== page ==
Though this is only a limited study of references to statelessness in domestic laws of EU member states, some conclusions can be drawn. First of all, it is clear that there definitely are such references to be found – at least in the three countries studied – and that states do pay attention to statelessness at the domestic level. Secondly, the laws studied take statelessness into account in different ways, but certainly all have an interest in preventing statelessness. This could be expected because the rules studied are those dealing with access to nationality. Yet this might imply that in other laws, for example regarding aliens or refugees, references regarding the protection of stateless persons are also included. Overall I think this little piece of research shows that the implementation of the international obligations regarding statelessness at the national level is in need of further inquiry. Also, it demonstrates that states have already taken an interest in the issue of statelessness and sought to address certain problems through their laws. States should therefore be encouraged to join the international treaties on statelessness, and for States Parties to the conventions, guidelines, such as the Guidelines that are being issued by the Office of the United Nations High Commissioner for Refugees (UNHCR), that clarify the commitments and provide guidance in designing the appropriate domestic legislation are important for adequate implementation. Greater attention for the issue and more research will remain key in this process.

Caia Vlieks, Research Master Student, Tilburg Law School

Friday, 17 August 2012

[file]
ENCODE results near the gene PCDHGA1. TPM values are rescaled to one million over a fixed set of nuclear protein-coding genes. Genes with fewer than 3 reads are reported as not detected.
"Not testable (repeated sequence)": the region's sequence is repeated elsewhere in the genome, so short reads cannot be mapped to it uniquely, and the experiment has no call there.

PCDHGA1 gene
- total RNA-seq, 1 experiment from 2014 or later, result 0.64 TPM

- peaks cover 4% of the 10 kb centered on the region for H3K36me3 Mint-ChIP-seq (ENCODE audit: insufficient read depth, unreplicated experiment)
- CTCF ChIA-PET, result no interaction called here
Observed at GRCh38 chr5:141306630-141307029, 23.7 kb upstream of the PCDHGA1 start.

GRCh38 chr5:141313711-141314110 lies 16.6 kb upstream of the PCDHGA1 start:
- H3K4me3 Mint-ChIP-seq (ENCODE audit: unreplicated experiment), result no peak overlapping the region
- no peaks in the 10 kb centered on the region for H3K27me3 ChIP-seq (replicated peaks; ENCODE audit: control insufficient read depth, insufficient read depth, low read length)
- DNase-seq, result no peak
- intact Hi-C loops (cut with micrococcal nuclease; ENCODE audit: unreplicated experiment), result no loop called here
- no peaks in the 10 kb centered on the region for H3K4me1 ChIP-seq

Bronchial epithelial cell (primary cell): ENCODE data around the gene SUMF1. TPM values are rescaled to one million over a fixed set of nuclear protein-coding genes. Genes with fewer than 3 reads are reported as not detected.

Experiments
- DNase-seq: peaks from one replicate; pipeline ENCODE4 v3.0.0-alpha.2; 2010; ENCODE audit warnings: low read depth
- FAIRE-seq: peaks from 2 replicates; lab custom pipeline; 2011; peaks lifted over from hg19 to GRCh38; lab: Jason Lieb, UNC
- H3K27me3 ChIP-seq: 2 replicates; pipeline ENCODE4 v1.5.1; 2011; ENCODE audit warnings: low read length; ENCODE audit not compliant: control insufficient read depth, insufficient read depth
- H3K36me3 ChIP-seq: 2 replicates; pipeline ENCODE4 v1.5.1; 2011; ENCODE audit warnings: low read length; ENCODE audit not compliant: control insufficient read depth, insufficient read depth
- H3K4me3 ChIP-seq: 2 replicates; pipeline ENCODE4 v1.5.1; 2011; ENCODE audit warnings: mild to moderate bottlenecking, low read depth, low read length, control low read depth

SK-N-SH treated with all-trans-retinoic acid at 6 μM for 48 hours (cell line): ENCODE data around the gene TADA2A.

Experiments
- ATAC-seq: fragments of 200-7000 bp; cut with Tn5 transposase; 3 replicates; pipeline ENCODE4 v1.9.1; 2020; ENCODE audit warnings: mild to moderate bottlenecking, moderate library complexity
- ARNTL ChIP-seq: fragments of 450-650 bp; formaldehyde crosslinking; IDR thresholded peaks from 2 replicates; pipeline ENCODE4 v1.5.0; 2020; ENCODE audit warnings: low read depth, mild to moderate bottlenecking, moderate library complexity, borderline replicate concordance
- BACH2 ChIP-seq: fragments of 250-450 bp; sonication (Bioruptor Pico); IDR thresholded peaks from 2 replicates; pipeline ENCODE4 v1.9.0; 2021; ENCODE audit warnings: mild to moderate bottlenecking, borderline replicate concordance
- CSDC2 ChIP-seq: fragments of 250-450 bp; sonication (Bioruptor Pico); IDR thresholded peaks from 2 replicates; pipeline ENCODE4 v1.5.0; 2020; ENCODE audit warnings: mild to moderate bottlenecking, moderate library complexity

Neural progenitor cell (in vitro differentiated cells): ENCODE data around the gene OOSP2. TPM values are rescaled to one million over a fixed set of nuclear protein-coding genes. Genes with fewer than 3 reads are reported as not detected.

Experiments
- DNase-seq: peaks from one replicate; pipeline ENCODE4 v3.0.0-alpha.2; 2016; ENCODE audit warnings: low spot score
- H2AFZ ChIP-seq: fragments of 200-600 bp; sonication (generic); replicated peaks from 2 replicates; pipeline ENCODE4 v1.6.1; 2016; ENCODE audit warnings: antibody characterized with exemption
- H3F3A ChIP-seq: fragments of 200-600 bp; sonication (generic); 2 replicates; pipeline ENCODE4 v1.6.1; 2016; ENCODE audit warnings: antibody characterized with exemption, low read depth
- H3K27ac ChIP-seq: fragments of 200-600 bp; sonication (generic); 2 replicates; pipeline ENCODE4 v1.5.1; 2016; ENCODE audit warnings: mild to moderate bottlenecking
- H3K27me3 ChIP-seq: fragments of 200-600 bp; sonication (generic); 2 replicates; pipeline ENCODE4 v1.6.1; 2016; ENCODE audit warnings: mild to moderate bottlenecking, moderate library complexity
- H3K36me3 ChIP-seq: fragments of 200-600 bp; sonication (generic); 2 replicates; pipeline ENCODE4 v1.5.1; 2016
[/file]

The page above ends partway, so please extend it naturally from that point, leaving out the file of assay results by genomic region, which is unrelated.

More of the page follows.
Refworld: A key resource on all things statelessness!

Refworld, a leading online resource containing valuable legal, policy and academic information relating to asylum seekers, refugees and internally displaced persons compiled by UNHCR, also holds a wide range of resources relating to statelessness. These resources can be found on the regularly updated Statelessness Special Features Page, available at:
The Statelessness Special Features page gives Government authorities, legal practitioners, NGOs, students, stateless persons and interested individuals, access to the most up-to-date legal, policy and practical documents relating to statelessness. For example, the page includes updates and maps on the most recent accessions to the two international statelessness conventions, a comprehensive list of the most important UNHCR policy and guidance documents relating to statelessness, a global database of current nationality laws, recent country studies on statelessness situations around the world and links to key organisations working on statelessness issues globally.

This explanatory text about Refworld is courtesy of UNHCR's Statelessness Unit, Geneva